April 3, 2016
The (Bloomington) Pantagraph
State's financial woes add to population loss
Census data released in late March told us what we already knew, which is that Illinois is experiencing a precipitous drop in population. That includes Central Illinois.
While the data shows an increase in McLean County's population since 2010 (169,572 to 174,061), most other Pantagraph area counties have seen a drop in population, ranging from a few hundred to about 2,000.
It's worse in the Decatur area that includes Macon County, which saw a 1 percent drop, to 107,303, from the previous year. That area has lost 3,465 residents since 2010.
Some counties saw some growth, albeit small. Woodford County is up about 500 people, for example.
Overall, Illinois saw its overall population drop by 22,194, or 0.2 percent, last year.
According to the new census data, between July 2013 and July 2014, the state shrunk by 10,000 residents. Other states in decline include West Virginia, Connecticut and Alaska.
That's unusual: the last time Illinois lost population was in 1987-88, so the more recent slide is certainly cause for alarm.
While many residents do move to other parts of the state for their jobs, for example, the biggest reason the state is losing population, is a greater number of people moving to other states.
In state-to-state migration last year, Illinois had a net loss of almost 95,000 people, the highest rate in decades. That sort of loss has a devastating impact on tax revenues for state government, and local governments.
According to the Illinois Policy Institute, the three states that attract the most former Illinois residents are Texas, Florida and California. Each of these states have warmer weather, but also a warmer job climate.
Unfortunately, a lot of Illiinois' problems are of its own making. The state's budget, or more accurately, lack of a budget, has left the financial condition of the state in shambles.
There is no spending plan, but rather a dependence on lurching from crisis to crisis. Spending is done with no planning or forethought, just a desire to avert the next crisis.
While the state's overall economic outlook would be improved much more quickly with a balanced budget, the budget is not the only factor in play. A stable pension system, streamlined government, workers' compensation reform, lower taxes and a more business-friendly attitude by state government would help, too.
However, these dismal census numbers won't improve until the General Assembly and Gov. Bruce Rauner decide to get serious about enacting a balanced budget — and commit to the process every year. Until they do, the moving trucks will surely keep departing the state's borders.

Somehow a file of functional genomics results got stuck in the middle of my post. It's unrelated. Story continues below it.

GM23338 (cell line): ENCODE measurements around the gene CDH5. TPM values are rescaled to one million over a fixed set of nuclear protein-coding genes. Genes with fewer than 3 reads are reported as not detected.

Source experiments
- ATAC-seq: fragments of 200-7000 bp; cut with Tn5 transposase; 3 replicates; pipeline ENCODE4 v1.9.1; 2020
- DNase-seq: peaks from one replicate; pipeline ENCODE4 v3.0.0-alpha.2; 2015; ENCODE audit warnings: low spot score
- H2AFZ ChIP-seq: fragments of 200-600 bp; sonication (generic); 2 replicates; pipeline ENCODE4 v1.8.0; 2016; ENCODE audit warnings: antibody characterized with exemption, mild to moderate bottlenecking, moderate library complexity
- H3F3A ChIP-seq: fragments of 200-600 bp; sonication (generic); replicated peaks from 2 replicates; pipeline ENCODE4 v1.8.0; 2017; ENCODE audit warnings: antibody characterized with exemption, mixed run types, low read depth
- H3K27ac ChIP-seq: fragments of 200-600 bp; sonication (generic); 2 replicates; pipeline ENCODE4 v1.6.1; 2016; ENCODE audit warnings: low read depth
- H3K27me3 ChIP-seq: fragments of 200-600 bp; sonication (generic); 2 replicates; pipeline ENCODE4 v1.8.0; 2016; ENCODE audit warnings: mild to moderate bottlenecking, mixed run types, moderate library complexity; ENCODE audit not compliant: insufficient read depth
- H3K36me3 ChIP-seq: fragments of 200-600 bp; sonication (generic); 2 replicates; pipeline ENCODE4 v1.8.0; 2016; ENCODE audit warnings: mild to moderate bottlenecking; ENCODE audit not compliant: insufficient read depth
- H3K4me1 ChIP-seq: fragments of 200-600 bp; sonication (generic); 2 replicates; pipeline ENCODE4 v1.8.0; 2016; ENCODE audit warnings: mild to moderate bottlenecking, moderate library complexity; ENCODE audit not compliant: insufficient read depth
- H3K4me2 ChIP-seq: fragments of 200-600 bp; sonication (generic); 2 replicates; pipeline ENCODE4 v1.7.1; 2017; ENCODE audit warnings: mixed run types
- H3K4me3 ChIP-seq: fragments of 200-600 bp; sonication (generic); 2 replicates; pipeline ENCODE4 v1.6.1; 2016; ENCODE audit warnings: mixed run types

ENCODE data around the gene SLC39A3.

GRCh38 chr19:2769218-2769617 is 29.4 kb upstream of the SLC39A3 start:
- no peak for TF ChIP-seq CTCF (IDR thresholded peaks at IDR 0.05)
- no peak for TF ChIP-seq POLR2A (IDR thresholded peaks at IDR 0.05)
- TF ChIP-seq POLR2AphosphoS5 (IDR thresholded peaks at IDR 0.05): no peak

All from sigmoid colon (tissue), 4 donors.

April 2, 2016
The (Joliet) Herald-News
Secrets that state lawmakers can't hide
The Associated Press released an extensive study of statehouse secrecy during the recently concluded Sunshine Week, an event that promotes transparency of public governmental records.
Sadly, it came as no surprise to us that Illinois legislative leaders, both majority Democrats and minority Republicans refused the AP's basic Freedom of Information Act request of one week's worth of appointment calendars and government-related emails.
A few days later, the AP reported that the Public Access Bureau, a branch of the Illinois Attorney General's Office, declined to act on the AP's appeal of the legislative leaders' denials.
It turns out the Legislature conveniently exempted itself from the Public Access Bureau's appeal process that so many other units of government are subject to.
Talk about hypocrisy!
The theory that legislative leaders' schedules and communications should be part of the public record rests on the importance of informing the public about who these leaders meet while conducting the public's business and what they write about in the governmental email accounts that taxpayers pay for. That way, the public can better judge motives behind legislation and results of their elected servants' service.
Illinois' legislative leaders believe such information, so important to the conduct of their jobs, should be kept a secret. No doubt, the Legislature's top leaders have other issues they would like to keep secret, but can't.
It's no secret, for example, that legislative leaders and their minions care more about politics than sound public policies that serve the people.